Deep split in the blue party: Peolsi, House Democrats bury Bernie’s agenda

by WorldTribune Staff, March 6, 2020

Medicare for All and tuition-free college are among the top issues being pushed by Bernie Sanders.

Much of the socialist presidential candidate’s agenda is not likely to ever see the light of day in a Democratic-controlled House of Representatives led by Speaker Nancy Pelosi. And the parts of the Sanders agenda which have been brought up in the House have too few supporters to guarantee passage, an analysis said.

House Speaker Nancy Pelosi is pursuing what she calls ‘mainstream and non-menacing’ legislation. / C-SPAN

“Despite pressure from some rank-and-file members, Pelosi said she is not about to sink the Democratic majority by holding votes on bills that would expose the deep ideological split within the party,” Gabriella Muñoz wrote for The Washington Times on March 4.

“Instead, she has pursued legislation on gun control, election reform and prescription drug price reductions — what she called ‘mainstream and non-menacing’ legislation that can guarantee near-unanimous votes from her troops.”

Pelosi stated: “We have to win in certain particular areas; we’re not about a popular vote in the country. … We are district by district.”

House Democrats have granted a hearing on Sanders’ signature Medicare for All health care bill, “but the legislation won’t make it to the floor if the party’s less liberal members have a say,” Muñoz wrote.

Sanders does have some allies in the House who have tried to press the progressive agenda, among the socialist “squad” members Reps. Alexandria Ocasio-Cortez, Ilhan Omar and Rashida Tlaib.

Rep. Jimmy Gomez, California Democrat, introduced the House version of Sanders’ estate tax plan in October, Muñoz noted. The bill would lower the threshold for the tax from $11.4 million to $3.5 million and raise the top rates for those who die with more wealth.

But only 39 Democrats have signed onto the bill, far short of a majority of the caucus and nowhere near the 218 votes needed to guarantee passage.

A version Sanders’ bill to wipe out $1.6 trillion in student loan debt and make public colleges tuition free has only 20 co-sponsors in the House.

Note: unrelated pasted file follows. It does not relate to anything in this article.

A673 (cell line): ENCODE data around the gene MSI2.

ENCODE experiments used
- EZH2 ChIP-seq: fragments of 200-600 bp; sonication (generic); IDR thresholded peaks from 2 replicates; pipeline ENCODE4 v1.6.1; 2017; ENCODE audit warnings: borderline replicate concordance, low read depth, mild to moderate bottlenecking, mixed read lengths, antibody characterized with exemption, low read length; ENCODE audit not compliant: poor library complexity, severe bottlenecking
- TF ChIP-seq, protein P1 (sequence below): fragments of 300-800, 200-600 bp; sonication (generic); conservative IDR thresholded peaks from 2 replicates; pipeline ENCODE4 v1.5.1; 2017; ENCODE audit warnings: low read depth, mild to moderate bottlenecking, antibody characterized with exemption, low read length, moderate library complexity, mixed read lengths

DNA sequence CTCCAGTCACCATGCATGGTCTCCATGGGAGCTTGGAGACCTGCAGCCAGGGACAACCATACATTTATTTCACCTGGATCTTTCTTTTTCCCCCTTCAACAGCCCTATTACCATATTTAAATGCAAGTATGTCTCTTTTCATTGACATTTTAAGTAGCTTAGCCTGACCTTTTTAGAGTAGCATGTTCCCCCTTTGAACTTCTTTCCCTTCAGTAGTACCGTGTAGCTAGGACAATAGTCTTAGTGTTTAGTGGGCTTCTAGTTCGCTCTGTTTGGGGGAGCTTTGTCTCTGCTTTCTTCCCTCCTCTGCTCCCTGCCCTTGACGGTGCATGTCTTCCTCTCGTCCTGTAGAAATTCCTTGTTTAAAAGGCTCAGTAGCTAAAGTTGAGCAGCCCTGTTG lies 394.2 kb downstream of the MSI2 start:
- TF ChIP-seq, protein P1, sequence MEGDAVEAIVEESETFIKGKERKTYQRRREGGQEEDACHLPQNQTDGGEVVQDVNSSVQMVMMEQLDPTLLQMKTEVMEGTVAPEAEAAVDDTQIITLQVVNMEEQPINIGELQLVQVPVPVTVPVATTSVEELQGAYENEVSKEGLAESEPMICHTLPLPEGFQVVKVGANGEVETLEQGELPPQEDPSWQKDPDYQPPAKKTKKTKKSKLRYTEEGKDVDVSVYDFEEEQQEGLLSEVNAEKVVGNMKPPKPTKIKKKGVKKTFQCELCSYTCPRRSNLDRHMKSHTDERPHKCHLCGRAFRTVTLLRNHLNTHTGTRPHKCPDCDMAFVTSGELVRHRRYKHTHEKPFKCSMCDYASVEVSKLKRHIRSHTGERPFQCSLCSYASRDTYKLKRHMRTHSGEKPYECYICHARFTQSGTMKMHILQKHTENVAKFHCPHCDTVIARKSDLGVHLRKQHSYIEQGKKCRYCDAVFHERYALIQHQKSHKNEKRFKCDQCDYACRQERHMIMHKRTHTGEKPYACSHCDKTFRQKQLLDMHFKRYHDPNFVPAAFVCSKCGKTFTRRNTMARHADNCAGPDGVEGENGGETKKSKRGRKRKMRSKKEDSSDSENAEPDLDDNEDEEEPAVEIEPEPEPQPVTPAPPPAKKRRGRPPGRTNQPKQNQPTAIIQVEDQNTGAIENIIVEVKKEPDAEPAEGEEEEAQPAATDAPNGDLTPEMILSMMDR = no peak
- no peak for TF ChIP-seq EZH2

The Green New Deal, the climate alarmist project Sanders and Ocasio-Cortez support, has nearly 100 co-sponsors in the House but still lacks majority support.

Muñoz noted that a “slimmed-down Green New Deal” for public housing has just 22 co-sponsors with Ocasio-Cortez in the House. Sanders has just two Democratic colleagues — Sens. Jeff Merkley of Oregon and Elizabeth Warren of Massachusetts — on board in the Senate.

Sanders’ socialist platform is a huge turn-off for swing-district Democrats who delivered the House majority to the party in 2018, said Rep. Tom Malinowski of New Jersey.

“Why would we risk this extraordinary opportunity by nominating somebody who has a tendency to divide our own side?” asked Malinowski, a Democrat who in the 2018 midterms captured a Jersey district that President Donald Trump won in 2016. “Our focus here is continuing to pass bills and to continue to present to the American people what we think a part of the Democratic Party stands for, which is pragmatic legislation.”

While the much of the Sanders agenda may never see daylight in the House, Pelosi has still “made sure her troops don’t take votes that would embarrass Sanders,” Muñoz wrote.

Democrats stopped a Republican attempt last week to force action on a resolution chastising Sanders for his comments praising re-education camps under communist Cuban dictator Fidel Castro.

Moderates point out that Sanders’ voters are the most liberal elements of the Democratic electorate — not the moderate to conservative voters who populate the swing districts that will determine control of the House in November.

They also cast doubt on whether Sanders would get his plans through Congress even as president.

“Nothing is going to be easy,” said Rep. Gilbert Ray Cisneros Jr., who represents a swing district in California. “The president comes in, he’s going to have to work with Congress. You have 435 members in the House who have their own ideas for what’s best, and he’s going to have to work with us in order to move forward in the agenda that’s going to be best for the American people.”


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